Wednesday, September 4, 2013

I Feel it Coming on Again Just Like It Did Before

The Senate Foreign Relations Committee narrowly passed an authorization to use military force against Assad's Syrian regime. A military foray against Syria has bipartisan support- funny how Congress can agree about blowing the crap out of Middle Easterners but they can't agree to a jobs bill for citizens of the United States (unless they work for military contractors).

While the Assad regime is brutal, the opposition is a multifarious assemblage of disparate groups, ranging from pacifists to Islamic fundamentalist jihadis. My biggest concern is that U.S. foreign policy won't take into account the complexity of the former Syrian society, and that the Sunni/Alawite, Turkish/Arab/Kurdish, Druze/Salafi, and the Just-About-Everybody/Armenian conflicts that threaten to boil over and scald the entire region. The simplistic approach to the Iraq invasion led to a decade of sectarian violence, a conflagration which will only be "fanned" by a poorly-executed attack on Syria.

As if that weren't enough, Russia opposes American intervention and Iran, while not keen on Assad's use of chemical weapons, stands in opposition to U.S. military intervention as well. Does the U.S. government really need to get into a proxy war with Russia and Iran (the true victor in Bush's Iraq War)?

The title of the post is derived from the Soft Boys' song I Wanna Destroy You, a song which parodied punk rock and, ironically, became a much covered punk anthem. Here's a 2001 rendition of the song by a reconstituted Soft Boys, which Robyn Hitchcock dedicated to Dubya:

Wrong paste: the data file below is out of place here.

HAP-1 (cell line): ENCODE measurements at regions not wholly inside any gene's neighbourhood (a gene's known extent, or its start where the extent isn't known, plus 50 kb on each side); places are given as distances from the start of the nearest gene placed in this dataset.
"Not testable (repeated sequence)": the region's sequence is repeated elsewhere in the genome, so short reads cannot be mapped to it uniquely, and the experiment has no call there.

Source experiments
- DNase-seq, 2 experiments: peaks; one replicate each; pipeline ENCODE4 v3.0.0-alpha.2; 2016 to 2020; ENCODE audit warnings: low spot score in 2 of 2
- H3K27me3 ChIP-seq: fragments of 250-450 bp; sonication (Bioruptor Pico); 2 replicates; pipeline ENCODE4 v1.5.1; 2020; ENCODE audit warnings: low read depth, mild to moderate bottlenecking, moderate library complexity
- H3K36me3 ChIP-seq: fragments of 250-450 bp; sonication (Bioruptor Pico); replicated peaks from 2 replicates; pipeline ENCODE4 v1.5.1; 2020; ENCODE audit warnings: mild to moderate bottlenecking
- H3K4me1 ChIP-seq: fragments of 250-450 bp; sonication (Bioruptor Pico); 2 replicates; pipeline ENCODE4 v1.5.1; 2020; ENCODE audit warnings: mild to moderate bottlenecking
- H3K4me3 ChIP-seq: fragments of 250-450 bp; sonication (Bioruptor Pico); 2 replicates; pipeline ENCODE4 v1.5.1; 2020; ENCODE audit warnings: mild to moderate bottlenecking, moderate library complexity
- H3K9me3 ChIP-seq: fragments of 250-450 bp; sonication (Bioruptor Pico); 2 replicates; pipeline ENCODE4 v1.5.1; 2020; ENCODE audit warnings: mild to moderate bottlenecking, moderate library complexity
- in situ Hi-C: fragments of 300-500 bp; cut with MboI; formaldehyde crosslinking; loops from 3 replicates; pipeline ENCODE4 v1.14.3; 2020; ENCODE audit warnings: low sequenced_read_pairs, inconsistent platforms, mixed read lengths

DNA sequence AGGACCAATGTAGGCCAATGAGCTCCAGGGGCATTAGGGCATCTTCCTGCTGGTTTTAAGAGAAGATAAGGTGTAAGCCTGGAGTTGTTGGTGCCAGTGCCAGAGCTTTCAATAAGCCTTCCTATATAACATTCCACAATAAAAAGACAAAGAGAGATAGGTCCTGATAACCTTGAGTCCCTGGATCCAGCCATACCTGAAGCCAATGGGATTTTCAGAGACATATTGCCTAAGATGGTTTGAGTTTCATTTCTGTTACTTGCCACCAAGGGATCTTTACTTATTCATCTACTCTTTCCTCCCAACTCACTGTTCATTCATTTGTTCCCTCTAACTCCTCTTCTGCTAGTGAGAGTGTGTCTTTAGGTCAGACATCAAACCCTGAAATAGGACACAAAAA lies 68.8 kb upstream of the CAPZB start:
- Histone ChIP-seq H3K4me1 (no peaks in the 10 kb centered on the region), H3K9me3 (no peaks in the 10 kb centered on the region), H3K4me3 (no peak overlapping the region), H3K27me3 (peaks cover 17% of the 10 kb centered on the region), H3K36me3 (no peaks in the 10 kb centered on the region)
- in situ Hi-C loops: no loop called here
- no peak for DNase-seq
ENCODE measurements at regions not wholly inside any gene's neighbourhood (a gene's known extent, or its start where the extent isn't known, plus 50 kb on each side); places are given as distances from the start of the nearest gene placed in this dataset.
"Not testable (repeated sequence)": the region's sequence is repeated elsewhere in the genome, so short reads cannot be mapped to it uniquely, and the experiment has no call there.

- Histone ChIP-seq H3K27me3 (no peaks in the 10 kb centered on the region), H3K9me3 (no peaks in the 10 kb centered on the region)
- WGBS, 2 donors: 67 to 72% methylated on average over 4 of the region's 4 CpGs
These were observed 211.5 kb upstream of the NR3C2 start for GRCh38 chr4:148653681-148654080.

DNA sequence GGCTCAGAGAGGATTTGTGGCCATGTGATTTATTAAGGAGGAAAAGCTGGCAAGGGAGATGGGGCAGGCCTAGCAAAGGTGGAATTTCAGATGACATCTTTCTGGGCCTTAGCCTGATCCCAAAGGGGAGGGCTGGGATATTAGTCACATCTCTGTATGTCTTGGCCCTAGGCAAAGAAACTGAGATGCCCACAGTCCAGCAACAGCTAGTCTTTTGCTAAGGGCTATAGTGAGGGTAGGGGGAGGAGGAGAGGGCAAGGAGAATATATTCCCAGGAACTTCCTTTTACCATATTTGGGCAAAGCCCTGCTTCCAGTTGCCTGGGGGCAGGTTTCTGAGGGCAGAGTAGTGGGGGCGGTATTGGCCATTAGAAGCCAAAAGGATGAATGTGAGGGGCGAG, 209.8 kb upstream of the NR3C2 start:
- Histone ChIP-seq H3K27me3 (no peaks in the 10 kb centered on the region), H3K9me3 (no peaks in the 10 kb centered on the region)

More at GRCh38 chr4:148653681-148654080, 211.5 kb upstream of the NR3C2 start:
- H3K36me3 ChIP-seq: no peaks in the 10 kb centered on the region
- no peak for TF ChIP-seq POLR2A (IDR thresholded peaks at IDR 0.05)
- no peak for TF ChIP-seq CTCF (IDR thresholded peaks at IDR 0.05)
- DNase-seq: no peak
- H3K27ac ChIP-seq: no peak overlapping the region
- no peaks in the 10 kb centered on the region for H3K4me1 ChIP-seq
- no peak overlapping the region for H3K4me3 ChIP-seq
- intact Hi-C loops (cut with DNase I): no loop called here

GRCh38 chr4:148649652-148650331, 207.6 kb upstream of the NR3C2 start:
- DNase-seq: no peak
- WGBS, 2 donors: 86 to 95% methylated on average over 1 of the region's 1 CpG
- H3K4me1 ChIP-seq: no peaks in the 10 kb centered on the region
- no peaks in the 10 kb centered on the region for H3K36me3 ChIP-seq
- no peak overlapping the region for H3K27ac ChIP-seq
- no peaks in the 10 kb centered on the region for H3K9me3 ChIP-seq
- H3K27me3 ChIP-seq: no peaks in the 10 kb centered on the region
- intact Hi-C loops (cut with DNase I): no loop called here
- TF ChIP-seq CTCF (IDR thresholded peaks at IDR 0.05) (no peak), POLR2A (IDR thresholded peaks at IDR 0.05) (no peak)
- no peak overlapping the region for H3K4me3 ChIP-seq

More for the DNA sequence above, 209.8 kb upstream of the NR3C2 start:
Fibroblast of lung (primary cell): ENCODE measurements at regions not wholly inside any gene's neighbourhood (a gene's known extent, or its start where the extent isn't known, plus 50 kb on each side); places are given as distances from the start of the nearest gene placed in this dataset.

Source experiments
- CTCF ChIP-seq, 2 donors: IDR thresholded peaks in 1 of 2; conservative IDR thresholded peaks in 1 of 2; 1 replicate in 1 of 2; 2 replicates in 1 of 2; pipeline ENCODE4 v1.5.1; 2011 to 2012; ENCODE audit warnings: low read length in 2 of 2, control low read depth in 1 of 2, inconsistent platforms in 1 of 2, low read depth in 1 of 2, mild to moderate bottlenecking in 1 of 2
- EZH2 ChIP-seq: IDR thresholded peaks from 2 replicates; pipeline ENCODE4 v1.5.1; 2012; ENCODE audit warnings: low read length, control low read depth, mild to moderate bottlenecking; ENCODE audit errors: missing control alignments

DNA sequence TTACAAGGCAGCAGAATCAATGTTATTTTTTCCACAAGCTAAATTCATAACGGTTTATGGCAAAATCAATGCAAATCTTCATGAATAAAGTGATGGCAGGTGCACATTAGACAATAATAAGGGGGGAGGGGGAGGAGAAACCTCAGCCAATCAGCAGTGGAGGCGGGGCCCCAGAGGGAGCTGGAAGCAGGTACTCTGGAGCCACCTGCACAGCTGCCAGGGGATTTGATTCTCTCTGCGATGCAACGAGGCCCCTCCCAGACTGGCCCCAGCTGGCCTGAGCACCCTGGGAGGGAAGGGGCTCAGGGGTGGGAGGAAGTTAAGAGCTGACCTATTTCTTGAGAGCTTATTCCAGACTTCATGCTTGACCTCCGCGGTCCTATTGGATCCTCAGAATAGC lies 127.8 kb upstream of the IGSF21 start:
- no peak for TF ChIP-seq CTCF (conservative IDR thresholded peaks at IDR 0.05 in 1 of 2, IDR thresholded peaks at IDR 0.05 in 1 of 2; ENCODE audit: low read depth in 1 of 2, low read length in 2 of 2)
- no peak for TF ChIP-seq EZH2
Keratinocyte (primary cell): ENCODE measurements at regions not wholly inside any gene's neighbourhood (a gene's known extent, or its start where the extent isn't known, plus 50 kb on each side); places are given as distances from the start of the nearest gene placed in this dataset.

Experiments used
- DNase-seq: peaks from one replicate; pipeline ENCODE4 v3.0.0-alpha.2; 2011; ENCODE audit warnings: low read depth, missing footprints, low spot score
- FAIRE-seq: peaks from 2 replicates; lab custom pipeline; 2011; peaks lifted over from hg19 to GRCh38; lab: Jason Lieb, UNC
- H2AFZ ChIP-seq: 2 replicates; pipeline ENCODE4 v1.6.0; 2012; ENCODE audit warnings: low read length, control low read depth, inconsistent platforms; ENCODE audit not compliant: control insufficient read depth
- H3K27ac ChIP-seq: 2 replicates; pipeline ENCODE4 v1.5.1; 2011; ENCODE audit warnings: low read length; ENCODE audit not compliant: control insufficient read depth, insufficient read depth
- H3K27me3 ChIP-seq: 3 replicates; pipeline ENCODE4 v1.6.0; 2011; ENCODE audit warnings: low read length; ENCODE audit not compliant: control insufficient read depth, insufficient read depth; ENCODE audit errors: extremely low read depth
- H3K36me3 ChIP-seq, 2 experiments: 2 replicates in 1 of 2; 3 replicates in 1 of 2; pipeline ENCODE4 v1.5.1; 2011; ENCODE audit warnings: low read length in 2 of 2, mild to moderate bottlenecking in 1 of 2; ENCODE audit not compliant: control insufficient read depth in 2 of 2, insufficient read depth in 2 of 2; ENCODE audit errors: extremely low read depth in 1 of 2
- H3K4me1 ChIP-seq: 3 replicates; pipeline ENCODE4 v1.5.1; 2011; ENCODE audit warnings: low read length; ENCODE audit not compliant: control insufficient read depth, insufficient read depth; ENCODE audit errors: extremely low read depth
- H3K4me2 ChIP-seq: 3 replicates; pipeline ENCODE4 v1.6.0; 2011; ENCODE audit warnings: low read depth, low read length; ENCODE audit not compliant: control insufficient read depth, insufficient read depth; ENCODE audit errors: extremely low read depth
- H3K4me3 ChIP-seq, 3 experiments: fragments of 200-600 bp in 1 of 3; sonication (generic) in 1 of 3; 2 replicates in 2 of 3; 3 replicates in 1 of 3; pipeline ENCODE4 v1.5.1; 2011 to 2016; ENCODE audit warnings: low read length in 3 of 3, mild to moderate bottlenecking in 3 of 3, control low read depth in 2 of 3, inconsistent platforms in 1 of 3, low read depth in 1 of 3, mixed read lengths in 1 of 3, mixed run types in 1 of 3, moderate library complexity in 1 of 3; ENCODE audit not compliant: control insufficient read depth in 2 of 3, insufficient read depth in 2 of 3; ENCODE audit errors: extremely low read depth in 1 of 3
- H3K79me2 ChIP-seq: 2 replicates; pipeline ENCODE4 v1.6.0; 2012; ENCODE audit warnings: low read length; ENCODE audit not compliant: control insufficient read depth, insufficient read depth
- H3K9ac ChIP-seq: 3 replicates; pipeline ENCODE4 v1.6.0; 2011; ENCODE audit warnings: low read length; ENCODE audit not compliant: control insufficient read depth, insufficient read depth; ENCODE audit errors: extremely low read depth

12 comments:

Paul Avery said...

A good post...and sane. The Syrian situation, like the Libyan situation, the Egyptian situation...on and on, is the inevitable result of our vain propping up of a Cold War structure in a post-Cold War era. Global structures change, and our diplomacy must change as well. What is so tragically ironic and comical at the same time, is those who insist on maintaining an outdated diplomatic paradigm are regarded as "realists."

ifthethunderdontgetya™³²®© said...

Digby's post:

"All of this adds up to humanitarian war not being a particularly moral decisions except in a rather preening sense of self-regard and presumed nobility on the part of those who need to believe they alone have both the power and the will to "help". It's horrible to feel impotent in the face of violence so it's a natural impulse to feel that someone must step in and stop it. But modern warfare is so powerfully violent (and our attention span so short) that it is almost inevitable that military force will, at best, end up solving nothing. In fact, it almost always makes thing worse. "
~

Paul Avery said...

Where is Maj. Frank Burns with his bullhorn when we need him?
"Citizens of Syria, ignore the 1000 pounds tomahawk and cruise missiles exploding in your neighborhood. We are not making war on you. Repeat: This is not a war."

Paul Avery said...


On August 20, 2012, Obama seemed to say chemical weapons are a red line, but what did he mean?
“We have been very clear to the Assad regime, but also to other players on the ground, that a red line for us is we start seeing a whole bunch of chemical weapons moving around or being utilized,” the president said a year ago last week. “That would change my calculus. That would change my equation.”
Not exactly a resounding call to arms, is it?

mikey said...

I'm pretty sure everybody here knows my opinion, so I won't beat that horse again.

But while the right-wing postition is predictably hypocritical, I've been a little disappointed by the incoherence or just plain dishonesty of much of the left wing position.